A pair of voters have filed suit in the U.S. District Court for the Central District of California, claiming the September 14 recall election is unconstitutional, and suggesting that the legal remedy is to add Governor Gavin Newsom’s name to the list of 46 candidates who hope to replace him or to simply call the whole thing off.
In the complaint, plaintiffs Rex Julian Beaber and A.W. Clark argue that California’s recall law violates the equal protection clause of the Constitution because it allows a sitting Governor to be ousted by a candidate who receives fewer votes, the Sacramento Bee reports.
At issue is the two-question recall ballot, which first asks voters to choose “Yes” or “No” on whether Newsom should be recalled, and then asks which of nearly four dozen candidates should replace him if more than 50 percent of voters say “Yes” to Question One. This could lead to a candidate winning with only small fraction of the vote—for instance when YouTube Democrat Kevin Paffrath and talk show Republican Larry Elder led the squad of hopefuls with 27 and 23 percent of the tally in a recent poll.
Beaber and Clark are asking the court to issue an order prohibiting the recall or to toss Newsom’s name on the contender pile, despite the fact that millions of ballots were sent out last week, with many of them already in the hands of L.A. voters.
Erwin Chemerinsky, dean of the University of California’s Berkeley School of Law, and Berkeley law professor Aaron S. Edlin addressed the scenario in an August 11 New York Times op-ed piece, stating, “The court could declare the recall election procedure unconstitutional and leave it to California to devise a constitutional alternative. Or it could simply add Mr. Newsom’s name on the ballot to the list of those running to replace him. That simple change would treat his supporters equally to others and ensure that if he gets more votes than any other candidate, he will stay in office.”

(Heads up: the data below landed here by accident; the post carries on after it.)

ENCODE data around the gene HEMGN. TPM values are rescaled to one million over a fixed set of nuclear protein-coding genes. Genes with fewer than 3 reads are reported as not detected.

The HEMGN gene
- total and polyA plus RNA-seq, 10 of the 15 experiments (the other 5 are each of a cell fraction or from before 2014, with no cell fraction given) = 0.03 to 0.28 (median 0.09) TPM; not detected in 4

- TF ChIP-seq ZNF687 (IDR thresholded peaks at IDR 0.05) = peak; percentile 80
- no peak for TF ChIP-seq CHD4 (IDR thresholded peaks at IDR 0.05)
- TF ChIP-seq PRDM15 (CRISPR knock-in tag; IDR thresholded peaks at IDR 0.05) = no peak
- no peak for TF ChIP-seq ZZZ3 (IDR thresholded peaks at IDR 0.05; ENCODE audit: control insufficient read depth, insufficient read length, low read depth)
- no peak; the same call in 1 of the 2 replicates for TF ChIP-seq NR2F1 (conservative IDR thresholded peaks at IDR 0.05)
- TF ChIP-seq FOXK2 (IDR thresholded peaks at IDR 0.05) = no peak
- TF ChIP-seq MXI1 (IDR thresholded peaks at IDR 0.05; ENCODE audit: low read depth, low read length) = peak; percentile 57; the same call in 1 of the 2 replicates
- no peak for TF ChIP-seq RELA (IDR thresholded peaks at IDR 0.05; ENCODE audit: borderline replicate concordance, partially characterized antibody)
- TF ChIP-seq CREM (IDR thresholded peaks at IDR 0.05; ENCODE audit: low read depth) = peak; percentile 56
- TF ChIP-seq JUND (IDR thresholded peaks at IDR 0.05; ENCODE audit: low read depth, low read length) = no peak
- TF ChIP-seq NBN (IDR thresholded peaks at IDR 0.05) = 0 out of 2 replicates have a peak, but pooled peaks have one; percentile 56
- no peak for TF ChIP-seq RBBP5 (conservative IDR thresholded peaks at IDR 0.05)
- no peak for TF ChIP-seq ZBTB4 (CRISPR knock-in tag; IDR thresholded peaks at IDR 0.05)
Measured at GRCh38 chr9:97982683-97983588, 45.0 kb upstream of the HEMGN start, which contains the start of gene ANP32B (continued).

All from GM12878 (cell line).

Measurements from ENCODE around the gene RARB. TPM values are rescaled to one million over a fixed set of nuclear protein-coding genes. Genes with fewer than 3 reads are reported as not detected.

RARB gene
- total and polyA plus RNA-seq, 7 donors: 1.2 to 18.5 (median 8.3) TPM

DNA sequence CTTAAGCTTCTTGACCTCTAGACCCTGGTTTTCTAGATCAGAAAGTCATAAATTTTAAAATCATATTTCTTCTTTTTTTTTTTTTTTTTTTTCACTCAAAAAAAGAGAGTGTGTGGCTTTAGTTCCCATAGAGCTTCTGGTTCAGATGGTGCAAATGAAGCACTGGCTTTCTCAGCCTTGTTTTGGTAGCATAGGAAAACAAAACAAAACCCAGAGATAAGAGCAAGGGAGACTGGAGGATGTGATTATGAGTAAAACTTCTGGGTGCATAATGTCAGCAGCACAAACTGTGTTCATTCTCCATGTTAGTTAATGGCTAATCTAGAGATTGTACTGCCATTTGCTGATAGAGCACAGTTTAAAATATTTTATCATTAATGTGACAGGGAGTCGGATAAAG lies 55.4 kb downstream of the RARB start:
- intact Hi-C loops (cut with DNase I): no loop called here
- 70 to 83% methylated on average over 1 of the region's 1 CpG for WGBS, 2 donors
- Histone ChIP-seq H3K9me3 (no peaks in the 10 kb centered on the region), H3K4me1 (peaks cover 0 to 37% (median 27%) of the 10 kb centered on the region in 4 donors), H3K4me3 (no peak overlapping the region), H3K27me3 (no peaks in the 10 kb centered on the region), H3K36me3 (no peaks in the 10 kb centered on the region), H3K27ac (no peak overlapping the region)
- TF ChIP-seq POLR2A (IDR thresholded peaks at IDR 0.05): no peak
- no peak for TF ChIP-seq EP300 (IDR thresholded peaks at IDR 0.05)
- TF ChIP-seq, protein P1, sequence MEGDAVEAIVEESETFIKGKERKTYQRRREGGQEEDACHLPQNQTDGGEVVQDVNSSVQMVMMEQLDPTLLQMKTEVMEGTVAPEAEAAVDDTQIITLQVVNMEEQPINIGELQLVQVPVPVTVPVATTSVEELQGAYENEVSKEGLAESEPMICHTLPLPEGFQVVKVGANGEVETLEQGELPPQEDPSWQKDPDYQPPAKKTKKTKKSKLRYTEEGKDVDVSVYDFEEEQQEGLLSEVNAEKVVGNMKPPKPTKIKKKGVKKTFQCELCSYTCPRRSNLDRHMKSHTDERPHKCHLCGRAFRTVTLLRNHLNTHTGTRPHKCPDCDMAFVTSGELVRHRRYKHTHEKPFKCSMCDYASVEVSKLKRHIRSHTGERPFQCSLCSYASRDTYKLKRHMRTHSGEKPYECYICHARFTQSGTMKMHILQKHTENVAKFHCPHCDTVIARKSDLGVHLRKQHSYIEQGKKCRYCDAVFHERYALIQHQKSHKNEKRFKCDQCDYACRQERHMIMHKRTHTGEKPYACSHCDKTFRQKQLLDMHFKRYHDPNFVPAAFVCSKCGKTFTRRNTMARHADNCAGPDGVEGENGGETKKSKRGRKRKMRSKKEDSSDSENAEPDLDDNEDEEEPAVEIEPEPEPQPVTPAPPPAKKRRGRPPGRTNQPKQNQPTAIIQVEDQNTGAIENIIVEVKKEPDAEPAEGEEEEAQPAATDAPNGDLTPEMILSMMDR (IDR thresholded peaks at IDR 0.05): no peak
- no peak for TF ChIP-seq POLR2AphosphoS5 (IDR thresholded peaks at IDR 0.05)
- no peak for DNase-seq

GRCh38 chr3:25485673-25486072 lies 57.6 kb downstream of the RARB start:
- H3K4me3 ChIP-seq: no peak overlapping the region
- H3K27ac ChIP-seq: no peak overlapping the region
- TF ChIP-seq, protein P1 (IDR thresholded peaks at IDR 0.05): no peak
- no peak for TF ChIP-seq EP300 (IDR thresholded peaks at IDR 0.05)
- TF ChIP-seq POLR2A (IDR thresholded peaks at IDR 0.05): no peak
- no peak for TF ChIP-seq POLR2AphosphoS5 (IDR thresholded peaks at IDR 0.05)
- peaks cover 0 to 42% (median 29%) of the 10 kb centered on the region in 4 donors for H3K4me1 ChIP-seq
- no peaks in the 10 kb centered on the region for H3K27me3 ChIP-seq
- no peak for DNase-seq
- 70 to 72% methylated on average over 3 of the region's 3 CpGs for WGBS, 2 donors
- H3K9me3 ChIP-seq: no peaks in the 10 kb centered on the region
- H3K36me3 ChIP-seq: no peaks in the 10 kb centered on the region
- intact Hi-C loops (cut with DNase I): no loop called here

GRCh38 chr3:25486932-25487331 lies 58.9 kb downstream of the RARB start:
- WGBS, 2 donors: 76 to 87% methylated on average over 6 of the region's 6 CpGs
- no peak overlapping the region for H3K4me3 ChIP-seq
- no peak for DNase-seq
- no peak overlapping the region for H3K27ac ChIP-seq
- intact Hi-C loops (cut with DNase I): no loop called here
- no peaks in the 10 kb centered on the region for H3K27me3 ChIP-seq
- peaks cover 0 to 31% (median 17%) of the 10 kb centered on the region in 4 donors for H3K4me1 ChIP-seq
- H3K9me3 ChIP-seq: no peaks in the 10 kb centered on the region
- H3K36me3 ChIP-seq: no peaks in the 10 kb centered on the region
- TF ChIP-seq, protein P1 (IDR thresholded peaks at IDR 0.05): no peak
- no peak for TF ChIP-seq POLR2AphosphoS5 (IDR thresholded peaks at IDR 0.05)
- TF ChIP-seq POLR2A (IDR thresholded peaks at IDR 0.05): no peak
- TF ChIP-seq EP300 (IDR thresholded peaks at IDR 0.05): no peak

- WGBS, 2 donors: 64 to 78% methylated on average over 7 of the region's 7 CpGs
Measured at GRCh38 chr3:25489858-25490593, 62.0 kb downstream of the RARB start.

But Vikram David Amar, dean of the University of Illinois College of Law, and University of Michigan Law School professor Evan Caminker, beg to differ.
Amar and Caminker tell The Center Square that their fellow scholars “are wrong on both counts: we see no voting inequality concern of constitutional magnitude here, and the argument they advance was indeed raised by the incumbent Governor), refuted, and rejected during the Gray Davis recall contest.”
They add that the anti-recall argument falls apart due to its proponents’ “unarticulated and undefended characterization of the two parts of the recall ballot as constituting a single election in which voters are being asked whom, out of the entire field of wannabe governors including Gavin Newsom, they prefer. Yet the recall vote is no such thing. It is two separate voter decisions—that simply (and for efficiency’s sake) are being conducted by means of a single ballot.”
Plaintiff Beaber, an L.A. lawyer and psychologist, declined to say if he’s a Democrat, telling Politico that “it would be unfortunate if party politics was the driving force behind the consideration of this lawsuit. This lawsuit seeks on its face to declare a current California remedy as unconstitutional and it would apply regardless of whether it was a Democrat or a Republican already in office.”
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